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Home World Mena region GCC UAE UAE economy at a glance

UAE economy at a glance

17 December 2019 10:06 AM By

UAE economy slows as property prices slide

UAE economy falters as property prices slide

Eyes look to Abu Dhabi for stimulus as Dubai slams the brakes on real estate

With one year to go before the opening of Expo 2020 Dubai, the UAE is undergoing a great deal of economic soul-searching. The introspection began long before the IMF made its revised October projection of 1.6 per cent real GDP growth in 2019 for the UAE, down from a 2.8 per cent growth forecast for the year made in April, amid dramatic, unanticipated deflationary pressure.

Much of the downward pressure is coming from Dubai’s failing real estate market, where the forecasts of a recovery in falling prices continue to recede from view. Dubai Ruler Sheikh Mohammed bin Rashid al-Maktoum acknowledged the scope of the issue on 31 August, calling for the need to balance supply and demand. Since then, the Dubai government’s formation of a Supreme Committee for Real Estate Planning has demonstrated the emirate’s commitment to address the issue, while the lack of new project launches at Dubai’s annual Cityscape real estate and investment event will also come as a relief to many.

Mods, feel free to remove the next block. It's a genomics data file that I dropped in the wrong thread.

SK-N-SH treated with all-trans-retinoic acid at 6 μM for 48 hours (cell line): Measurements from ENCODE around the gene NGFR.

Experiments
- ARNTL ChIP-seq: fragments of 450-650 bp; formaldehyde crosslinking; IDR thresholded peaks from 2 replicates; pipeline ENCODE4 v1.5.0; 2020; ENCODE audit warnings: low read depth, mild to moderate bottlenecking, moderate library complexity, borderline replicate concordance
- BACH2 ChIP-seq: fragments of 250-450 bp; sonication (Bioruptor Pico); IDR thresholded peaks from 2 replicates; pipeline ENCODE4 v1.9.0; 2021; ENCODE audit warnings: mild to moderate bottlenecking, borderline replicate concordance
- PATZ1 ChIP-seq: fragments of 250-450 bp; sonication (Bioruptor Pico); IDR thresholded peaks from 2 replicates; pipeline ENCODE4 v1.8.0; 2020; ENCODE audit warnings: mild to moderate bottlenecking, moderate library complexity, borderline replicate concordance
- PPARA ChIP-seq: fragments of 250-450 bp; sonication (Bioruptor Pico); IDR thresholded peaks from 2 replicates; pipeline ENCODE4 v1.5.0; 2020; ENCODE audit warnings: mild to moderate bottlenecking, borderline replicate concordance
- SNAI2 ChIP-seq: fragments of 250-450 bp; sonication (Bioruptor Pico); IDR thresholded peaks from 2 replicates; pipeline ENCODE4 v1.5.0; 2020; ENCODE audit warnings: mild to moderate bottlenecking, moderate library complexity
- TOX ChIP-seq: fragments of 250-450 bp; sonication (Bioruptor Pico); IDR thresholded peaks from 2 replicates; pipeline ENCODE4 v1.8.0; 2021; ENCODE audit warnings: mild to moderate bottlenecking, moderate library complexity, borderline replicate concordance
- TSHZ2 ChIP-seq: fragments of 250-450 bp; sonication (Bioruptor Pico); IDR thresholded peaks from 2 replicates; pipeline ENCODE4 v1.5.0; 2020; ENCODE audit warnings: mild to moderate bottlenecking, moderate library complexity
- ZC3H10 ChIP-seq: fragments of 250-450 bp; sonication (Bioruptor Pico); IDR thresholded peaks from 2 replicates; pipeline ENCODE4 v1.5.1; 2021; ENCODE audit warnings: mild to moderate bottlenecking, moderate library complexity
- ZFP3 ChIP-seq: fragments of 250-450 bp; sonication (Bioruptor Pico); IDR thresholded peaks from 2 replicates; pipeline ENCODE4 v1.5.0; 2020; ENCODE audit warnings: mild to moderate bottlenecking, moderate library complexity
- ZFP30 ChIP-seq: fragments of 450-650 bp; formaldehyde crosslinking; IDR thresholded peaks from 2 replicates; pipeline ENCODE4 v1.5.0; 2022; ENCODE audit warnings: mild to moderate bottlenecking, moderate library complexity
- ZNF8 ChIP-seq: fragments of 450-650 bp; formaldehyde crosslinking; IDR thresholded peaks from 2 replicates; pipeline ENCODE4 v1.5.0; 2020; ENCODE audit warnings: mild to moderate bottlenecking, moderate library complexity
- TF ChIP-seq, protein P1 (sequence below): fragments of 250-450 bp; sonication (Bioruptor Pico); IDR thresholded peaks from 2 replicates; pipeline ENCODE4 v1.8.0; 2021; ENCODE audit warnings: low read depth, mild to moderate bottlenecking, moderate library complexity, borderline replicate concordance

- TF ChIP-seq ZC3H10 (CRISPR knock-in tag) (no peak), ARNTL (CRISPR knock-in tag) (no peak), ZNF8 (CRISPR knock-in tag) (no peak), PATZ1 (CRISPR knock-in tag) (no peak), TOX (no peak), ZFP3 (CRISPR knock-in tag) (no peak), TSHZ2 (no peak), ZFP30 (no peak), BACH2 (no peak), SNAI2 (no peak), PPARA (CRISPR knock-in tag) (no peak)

Yet existing projects alone will still raise residential supply to 659,000 units by the end of 2021 – up 23 per cent from the 536,000 at the end of June this year. This means any attempt to stem the downward spiral of property prices will need to be radical if it is to address the weakness in the real estate sector – leaving aside the question of how this can be achieved while still supporting the emirate’s embattled construction sector.

In the meantime, investors and business people will be looking to other outlets for growth, not least in the potential of stimulus from Abu Dhabi. Much has been promised, yet despite an envisaged rise in federal spending for the 2019-21 period, the evidence suggests no substantial uptick in 2019 expenditure, with revenues continuing to exceed spending in the first half of the year.

If Abu Dhabi is serious about reinvigorating non-oil growth, it will likely need to temporarily set aside its goal of achieving fiscal balance in the near term and instead get back to the business of nation building.

Included in MEED’s UAE special report:

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